Keeping things local is nothing new to the Chehalis Tribe. They’ve been connecting with the land for centuries, harvesting local water from a private well just up the road in Grand Mound, and their mashing and fermentation process allows local farmers in the valley to reap the benefits of spent grain for their cattle. Diversifying their economic base and supporting local growth is an important goal for Talking Cedar.
We were still curious about how Talking Cedar first came up on Jason, Jeff, and Micah’s radar. Enter Scott LaRoy, Talking Cedar’s plant manager. Both Jason and Scott have been part of the craft brewing scene before there was even a microbrew scene in the PNW. Scott’s journey began with Hart Brewing Co. (now Pyramid Brewing Co.) in Kalama, Washington, which then opened a 50-barrel brewhouse in Seattle in the mid-90s. With degrees in chemistry and microbiology and a love of fine beer, Jason was the first brewer at Pike Place Brewery (now Pike Brewing Co.). He refined his craft at Fish Brewing Company, Redhook, and would eventually become Brewmaster at Pyramid Breweries in Seattle where he met Scott.
“We were highly involved with getting the new facility in Seattle up and functioning,” recalls Scott. Back in the mid-90s it was top of the line stuff for automation back in that day. Jason ended up working in the brew house and I ended up working on packaging.”
With his experience working at Redhook, Jason saw a glimpse into the future of how bigger breweries, still relatively small compared to national commercial breweries, could be built. Together, Scott and Jason built, managed, and maintained Pyramid Brewing and really got to understand each other’s skillsets. Jason would eventually leave Pyramid after 13 years but got back into the craft beverage scene when he co-founded Copperworks in 2012. Scott continued to work at various Pyramid facilities throughout the region, settling in California for a time where he honed his skills at a fully automated Pyramid facility in Berkeley. He eventually made his way back home to the PNW where he received an offer from Elysian Brewing Co. to build out the manufacturing facility in Seattle. After Elysian was up and running, Scott received an offer from Heritage Distilling Company that would eventually lead him to the Plant Manager role at Talking Cedar.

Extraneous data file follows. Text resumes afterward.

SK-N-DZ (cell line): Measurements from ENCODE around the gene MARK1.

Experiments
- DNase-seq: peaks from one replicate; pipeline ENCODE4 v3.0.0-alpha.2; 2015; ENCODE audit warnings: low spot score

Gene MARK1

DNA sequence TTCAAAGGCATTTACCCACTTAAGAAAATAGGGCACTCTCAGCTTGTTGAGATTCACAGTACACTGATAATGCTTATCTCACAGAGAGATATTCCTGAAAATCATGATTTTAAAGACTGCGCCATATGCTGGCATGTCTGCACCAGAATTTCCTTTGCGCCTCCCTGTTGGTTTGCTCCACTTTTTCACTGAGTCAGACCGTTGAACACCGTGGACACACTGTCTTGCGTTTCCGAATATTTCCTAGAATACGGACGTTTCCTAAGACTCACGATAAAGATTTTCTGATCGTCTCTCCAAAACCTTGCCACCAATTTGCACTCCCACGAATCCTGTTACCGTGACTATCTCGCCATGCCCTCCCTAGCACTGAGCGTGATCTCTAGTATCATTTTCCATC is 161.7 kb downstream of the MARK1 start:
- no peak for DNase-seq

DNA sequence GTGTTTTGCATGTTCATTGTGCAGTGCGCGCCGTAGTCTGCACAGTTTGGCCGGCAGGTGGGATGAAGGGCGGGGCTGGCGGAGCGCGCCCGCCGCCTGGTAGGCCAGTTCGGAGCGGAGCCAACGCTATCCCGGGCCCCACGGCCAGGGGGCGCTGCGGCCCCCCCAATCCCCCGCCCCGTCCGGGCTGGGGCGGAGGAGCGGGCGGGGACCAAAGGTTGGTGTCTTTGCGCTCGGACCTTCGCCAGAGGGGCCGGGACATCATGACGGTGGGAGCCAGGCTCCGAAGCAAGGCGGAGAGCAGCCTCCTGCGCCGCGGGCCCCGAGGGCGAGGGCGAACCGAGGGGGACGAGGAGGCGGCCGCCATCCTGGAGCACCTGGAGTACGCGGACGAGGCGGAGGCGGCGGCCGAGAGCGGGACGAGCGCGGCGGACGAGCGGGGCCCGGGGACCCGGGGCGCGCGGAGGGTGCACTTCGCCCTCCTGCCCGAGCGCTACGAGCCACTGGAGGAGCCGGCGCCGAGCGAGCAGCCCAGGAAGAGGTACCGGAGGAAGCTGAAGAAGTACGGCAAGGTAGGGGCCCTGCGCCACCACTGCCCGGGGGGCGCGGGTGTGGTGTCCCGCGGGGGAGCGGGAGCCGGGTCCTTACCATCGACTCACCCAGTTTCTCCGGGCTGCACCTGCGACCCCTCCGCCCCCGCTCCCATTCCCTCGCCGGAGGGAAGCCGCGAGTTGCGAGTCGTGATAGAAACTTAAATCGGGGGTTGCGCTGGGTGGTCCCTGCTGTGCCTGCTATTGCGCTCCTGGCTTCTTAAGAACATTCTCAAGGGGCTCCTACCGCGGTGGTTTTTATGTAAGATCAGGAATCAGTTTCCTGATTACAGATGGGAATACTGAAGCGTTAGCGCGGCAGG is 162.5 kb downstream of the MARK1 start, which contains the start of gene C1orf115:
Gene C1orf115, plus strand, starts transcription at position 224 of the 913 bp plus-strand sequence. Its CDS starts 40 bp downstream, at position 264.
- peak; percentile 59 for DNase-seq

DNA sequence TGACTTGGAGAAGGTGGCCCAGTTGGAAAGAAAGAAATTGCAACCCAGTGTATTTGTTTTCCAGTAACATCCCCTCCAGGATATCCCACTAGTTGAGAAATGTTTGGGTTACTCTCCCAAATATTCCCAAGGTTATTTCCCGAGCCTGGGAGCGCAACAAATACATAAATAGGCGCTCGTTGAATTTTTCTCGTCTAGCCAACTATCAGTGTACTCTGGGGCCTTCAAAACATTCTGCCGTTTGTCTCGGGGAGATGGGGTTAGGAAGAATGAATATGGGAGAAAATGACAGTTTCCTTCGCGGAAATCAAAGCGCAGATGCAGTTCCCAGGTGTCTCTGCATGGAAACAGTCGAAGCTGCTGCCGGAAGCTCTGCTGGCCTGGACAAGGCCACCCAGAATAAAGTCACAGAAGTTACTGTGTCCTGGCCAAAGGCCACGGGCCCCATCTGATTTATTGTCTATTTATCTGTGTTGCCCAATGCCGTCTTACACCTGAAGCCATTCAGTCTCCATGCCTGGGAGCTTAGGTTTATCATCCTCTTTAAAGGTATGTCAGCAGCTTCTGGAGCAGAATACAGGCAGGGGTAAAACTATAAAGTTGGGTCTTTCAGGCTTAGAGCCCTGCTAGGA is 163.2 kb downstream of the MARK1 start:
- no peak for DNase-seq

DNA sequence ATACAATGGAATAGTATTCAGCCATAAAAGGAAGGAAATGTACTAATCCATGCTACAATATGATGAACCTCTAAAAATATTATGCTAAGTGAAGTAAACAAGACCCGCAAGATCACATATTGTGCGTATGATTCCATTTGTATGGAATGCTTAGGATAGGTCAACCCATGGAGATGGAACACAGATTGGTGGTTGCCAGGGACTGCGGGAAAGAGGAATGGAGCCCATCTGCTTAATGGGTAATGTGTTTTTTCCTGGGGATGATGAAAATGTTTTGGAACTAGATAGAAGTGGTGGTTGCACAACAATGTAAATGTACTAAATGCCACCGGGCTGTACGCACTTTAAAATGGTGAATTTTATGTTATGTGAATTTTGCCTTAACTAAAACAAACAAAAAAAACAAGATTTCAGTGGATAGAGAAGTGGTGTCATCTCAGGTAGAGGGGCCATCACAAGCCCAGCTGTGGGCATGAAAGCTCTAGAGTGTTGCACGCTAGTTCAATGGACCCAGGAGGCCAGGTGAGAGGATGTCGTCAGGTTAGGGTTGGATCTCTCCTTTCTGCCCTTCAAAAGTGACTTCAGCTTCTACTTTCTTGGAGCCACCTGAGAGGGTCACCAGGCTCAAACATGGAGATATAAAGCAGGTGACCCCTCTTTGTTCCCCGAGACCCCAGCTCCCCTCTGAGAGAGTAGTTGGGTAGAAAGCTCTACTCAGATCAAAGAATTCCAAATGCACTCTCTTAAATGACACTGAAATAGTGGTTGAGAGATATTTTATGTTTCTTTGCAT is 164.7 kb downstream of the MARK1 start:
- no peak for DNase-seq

With the brewery ready to roll, Heritage Distilling was contracted to set up and manage the distillery. “I took one look at this facility and thought, ‘This is right up my alley’,” recalls Scott, who was brought in to handle the project management. Pretty high up on his list of things to do was to hire a distiller. So, he gave his friend Jason up at Copperworks a call, since he knew a thing or two about distilling. When Jason discovered the capacity Talking Cedar had, the partnership was born.
“We were still on the hunt for a brewery that had enough capacity to provide us with a lot of really great craft beer,” says Jason. And luckily, you can now transport large quantities of fermented beer by truck, where previously it could only be transported in bottles, cans, and kegs. “When Scott called and mentioned he was working in a facility with a 60-barrel brewhouse with a large distillery attached to it, we immediately got to work planning out the logistics,” says Jason.
And they’re currently still working out the logistics. “We’re able to help Copperworks scale by handling all their farm specific malts,” explains Brian Downing, Talking Cedar’s Head Distiller who moved to Washington from Louisville, Kentucky to get the facility off the ground and develop the Talking Cedar portfolio of products. The varieties of malt change frequently based on their targets. “Working with new farms and new grains has been really fun,” shares Jason.
Brian goes on to explain, “We mill into our 60-barrel brewhouse, and our team of talented brewers produces a flavorful wort which is pumped into our massive 8,300-gallon fermenters. We pitch a traditional ale yeast strain, and carefully monitor fermentation until the yeast has developed the flavor and character that Jason and his team are so excited about. When Copperworks is ready for the next round of malts, we send them a tanker truck completely full of beer, like a giant keg, which they’ll pump into their fermenters in Seattle and start distillation.”
The quality and quantity of product Talking Cedar is able to send to Copperworks is what’s made this collaboration work so well. “We’re able to manage these large batches that Jason has been trying to achieve,” explains Scott, “and by doing so, it’s opened the door for us to be able to work together again.”